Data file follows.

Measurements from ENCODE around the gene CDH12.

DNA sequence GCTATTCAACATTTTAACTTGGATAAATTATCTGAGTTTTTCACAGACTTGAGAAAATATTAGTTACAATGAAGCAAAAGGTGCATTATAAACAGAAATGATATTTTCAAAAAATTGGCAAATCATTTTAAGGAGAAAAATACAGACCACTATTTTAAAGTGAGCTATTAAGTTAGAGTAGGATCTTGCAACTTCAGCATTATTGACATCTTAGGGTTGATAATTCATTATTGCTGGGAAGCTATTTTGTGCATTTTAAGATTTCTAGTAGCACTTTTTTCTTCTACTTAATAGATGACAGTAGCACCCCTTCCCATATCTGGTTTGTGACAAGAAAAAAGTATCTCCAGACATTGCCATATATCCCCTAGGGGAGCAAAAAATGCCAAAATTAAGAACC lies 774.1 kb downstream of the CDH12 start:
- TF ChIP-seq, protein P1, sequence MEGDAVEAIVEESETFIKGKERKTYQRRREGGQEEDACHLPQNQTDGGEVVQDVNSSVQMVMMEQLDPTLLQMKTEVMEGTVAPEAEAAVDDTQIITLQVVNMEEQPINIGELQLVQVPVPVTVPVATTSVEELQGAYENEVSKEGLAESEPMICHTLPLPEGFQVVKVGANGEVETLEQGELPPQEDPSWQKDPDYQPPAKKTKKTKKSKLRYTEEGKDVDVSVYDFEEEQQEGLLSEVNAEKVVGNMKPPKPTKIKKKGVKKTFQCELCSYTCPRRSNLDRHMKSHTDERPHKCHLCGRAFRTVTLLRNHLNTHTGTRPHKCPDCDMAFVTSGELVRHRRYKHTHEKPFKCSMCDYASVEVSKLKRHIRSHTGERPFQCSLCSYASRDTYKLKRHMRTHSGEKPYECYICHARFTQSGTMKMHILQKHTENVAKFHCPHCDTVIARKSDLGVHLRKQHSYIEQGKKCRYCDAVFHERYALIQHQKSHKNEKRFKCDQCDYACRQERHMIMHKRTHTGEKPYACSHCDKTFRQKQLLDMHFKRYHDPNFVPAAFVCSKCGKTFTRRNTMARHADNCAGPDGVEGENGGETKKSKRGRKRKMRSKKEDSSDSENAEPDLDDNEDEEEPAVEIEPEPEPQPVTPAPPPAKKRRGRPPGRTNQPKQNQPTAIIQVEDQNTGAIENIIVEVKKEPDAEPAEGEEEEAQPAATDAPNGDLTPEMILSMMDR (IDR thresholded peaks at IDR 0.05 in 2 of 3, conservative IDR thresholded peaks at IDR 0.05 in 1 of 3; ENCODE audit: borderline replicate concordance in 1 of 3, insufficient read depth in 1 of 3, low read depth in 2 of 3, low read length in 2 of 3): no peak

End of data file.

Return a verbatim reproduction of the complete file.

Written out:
Measurements from ENCODE around the gene CDH12.

DNA sequence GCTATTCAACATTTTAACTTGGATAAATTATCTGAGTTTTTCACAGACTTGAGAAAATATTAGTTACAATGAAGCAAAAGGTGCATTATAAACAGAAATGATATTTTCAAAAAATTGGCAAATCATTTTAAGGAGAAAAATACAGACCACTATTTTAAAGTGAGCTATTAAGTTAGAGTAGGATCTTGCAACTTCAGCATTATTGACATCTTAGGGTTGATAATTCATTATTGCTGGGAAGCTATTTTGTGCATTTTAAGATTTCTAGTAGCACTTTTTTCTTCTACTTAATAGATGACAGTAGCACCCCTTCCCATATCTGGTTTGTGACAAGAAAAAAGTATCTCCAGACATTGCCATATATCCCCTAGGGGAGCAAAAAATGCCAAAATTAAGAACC lies 774.1 kb downstream of the CDH12 start:
- TF ChIP-seq, protein P1, sequence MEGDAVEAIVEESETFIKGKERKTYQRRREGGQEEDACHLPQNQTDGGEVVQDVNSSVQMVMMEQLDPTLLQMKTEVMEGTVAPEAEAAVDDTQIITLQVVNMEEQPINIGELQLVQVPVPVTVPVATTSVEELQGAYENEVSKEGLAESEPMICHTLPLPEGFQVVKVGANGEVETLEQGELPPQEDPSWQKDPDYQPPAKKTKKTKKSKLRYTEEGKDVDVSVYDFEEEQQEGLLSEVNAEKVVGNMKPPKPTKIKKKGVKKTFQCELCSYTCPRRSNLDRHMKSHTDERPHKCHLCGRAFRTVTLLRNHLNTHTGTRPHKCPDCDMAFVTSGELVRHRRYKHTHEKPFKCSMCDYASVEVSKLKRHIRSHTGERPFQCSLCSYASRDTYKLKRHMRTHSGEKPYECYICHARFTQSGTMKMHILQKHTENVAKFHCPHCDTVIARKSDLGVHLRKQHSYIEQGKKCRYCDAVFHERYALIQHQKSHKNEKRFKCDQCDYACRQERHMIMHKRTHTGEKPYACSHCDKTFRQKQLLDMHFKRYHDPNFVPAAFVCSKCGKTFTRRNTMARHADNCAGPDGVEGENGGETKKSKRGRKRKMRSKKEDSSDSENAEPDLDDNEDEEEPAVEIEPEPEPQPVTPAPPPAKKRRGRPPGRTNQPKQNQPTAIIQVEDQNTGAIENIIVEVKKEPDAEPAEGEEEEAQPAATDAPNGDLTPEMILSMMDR (IDR thresholded peaks at IDR 0.05 in 2 of 3, conservative IDR thresholded peaks at IDR 0.05 in 1 of 3; ENCODE audit: borderline replicate concordance in 1 of 3, insufficient read depth in 1 of 3, low read depth in 2 of 3, low read length in 2 of 3): no peak